Excel’s muilti-threading is a strange beast.
As we saw in Architecture, Excel calls happily but won’t receive unsolicited calls. This is perfectly reasonable once you understand the Windows message pump, if the UI thread is waiting on a Dialog box, it can’t accept other work.
The first, and most important thing to understand is that you will have to create a true real-time server running as an asynchronous task. Workarounds using timers will not work. Excel can and will call your code at any random moment and you must be prepared to handle the request and return control immediately. Never use System.Threading.Thread.Sleep on Excel’s thread, it’ll hang the UI.
The consequence is that you cannot call Excel from an asynchronous thread. This might not sound like a major handicap, until you try and figure out how to call Excel on the UI thread when the UI thread hasn’t called you. You could potentially wait for a RefreshData, but it might be a long wait and doing so is hardly conducive to a snappy UI experience.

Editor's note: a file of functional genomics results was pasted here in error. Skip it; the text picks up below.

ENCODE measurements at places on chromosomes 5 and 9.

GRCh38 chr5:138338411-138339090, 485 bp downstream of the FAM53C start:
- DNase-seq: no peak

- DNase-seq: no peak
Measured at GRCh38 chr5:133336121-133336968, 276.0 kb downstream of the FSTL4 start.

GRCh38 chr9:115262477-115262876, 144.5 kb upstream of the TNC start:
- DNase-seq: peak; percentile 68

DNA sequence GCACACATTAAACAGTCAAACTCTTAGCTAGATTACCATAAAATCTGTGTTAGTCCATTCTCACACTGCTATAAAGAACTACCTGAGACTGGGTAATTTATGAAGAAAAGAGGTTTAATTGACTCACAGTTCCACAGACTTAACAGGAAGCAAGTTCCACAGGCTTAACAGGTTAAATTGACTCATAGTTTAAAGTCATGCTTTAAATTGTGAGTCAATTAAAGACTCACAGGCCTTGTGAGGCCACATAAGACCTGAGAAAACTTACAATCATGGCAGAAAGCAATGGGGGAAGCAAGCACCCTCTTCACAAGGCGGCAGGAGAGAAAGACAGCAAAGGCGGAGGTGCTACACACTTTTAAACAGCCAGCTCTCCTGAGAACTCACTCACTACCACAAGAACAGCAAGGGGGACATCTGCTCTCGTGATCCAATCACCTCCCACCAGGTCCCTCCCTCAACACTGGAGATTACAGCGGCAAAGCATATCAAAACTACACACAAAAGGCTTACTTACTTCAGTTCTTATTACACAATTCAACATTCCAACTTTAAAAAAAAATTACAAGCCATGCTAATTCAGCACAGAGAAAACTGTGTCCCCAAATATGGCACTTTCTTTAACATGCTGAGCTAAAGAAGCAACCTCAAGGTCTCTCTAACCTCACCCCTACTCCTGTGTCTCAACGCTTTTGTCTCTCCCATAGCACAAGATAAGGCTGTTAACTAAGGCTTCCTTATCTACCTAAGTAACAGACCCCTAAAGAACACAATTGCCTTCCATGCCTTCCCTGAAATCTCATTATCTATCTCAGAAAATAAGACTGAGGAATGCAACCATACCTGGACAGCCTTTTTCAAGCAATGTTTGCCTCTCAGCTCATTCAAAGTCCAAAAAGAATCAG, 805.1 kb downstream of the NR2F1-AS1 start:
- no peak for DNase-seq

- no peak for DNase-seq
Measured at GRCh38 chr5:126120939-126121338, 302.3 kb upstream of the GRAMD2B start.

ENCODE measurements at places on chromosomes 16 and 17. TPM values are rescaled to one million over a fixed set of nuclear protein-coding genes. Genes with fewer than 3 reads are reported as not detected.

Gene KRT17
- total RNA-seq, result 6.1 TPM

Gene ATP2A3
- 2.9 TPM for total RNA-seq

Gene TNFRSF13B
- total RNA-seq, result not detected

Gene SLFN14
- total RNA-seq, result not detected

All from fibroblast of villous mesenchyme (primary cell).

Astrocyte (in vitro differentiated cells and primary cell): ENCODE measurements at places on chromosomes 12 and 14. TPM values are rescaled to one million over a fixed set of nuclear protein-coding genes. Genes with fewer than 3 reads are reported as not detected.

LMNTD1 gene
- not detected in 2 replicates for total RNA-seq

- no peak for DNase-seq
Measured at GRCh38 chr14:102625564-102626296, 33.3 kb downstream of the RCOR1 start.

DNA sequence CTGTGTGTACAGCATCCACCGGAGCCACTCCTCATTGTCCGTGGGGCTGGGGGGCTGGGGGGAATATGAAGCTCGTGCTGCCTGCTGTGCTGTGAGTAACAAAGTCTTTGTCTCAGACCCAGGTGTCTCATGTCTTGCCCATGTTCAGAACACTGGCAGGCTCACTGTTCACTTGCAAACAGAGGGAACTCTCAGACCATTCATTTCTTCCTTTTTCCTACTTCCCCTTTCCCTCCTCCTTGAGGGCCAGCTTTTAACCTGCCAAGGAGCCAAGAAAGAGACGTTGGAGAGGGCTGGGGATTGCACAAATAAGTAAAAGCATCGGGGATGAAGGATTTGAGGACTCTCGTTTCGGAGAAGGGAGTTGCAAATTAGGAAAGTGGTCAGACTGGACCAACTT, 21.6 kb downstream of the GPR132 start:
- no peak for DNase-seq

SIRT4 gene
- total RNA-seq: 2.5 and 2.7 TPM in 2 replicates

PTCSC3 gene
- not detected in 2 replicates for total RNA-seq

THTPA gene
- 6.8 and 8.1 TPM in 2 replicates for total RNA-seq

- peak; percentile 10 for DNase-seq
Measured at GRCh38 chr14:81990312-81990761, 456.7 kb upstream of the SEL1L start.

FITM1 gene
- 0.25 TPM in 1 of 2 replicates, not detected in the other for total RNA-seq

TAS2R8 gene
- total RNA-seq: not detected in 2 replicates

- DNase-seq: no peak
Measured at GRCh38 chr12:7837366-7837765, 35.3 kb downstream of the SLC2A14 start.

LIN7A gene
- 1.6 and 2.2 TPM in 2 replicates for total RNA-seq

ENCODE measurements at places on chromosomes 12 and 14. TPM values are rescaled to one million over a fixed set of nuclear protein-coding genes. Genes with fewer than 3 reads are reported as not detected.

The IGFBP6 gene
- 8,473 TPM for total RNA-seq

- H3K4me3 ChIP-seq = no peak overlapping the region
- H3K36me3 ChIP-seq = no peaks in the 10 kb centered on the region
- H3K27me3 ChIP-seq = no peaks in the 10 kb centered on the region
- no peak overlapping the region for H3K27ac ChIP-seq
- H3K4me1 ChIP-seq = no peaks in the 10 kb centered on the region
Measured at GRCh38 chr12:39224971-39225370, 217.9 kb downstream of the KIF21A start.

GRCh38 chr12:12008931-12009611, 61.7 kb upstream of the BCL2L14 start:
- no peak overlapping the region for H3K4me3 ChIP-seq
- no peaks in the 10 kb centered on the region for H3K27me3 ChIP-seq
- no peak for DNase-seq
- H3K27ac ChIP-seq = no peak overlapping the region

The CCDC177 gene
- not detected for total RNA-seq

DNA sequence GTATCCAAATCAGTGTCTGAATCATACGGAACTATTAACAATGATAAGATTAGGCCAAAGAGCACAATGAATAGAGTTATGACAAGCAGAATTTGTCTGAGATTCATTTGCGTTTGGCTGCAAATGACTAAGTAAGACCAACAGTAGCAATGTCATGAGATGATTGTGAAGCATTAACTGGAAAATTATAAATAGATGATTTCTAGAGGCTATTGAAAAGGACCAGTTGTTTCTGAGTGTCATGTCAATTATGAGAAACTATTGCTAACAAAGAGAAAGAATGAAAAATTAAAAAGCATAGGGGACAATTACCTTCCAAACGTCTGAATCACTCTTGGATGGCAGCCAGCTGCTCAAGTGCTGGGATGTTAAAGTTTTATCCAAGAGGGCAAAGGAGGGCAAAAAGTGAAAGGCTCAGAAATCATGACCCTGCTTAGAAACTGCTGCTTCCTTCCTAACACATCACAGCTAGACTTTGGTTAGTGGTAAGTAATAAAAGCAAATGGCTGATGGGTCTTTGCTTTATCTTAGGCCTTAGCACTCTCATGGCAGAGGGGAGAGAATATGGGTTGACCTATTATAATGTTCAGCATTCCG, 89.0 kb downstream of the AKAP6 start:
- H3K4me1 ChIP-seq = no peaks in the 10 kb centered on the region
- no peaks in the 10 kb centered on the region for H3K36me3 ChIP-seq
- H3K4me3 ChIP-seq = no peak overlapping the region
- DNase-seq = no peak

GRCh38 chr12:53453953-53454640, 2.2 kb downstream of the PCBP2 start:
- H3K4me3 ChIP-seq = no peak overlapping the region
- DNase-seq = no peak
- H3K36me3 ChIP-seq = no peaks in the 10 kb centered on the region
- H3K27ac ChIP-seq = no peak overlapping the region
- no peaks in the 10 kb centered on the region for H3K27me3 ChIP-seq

The solution lies in the SynchronizationContext, a device which allows us to queue calls on another thread’s message queue. It works like this:
- We ask the host application for the current SynchronizationContext.
We can only do this once the host application has displayed its window, so asking in New() is too early, we have to ask later #18#, in our case from the WorkbookActivate event #20#.
- Armed with this SynchronizationContext, when our asynchronous thread needs to call Excel, it calls the context switcher #8#, which queues a call on the UI thread #9#.
- Back on the UI thread, we are free to do whatever we wish, and we call Excel to update topics with new data #10#.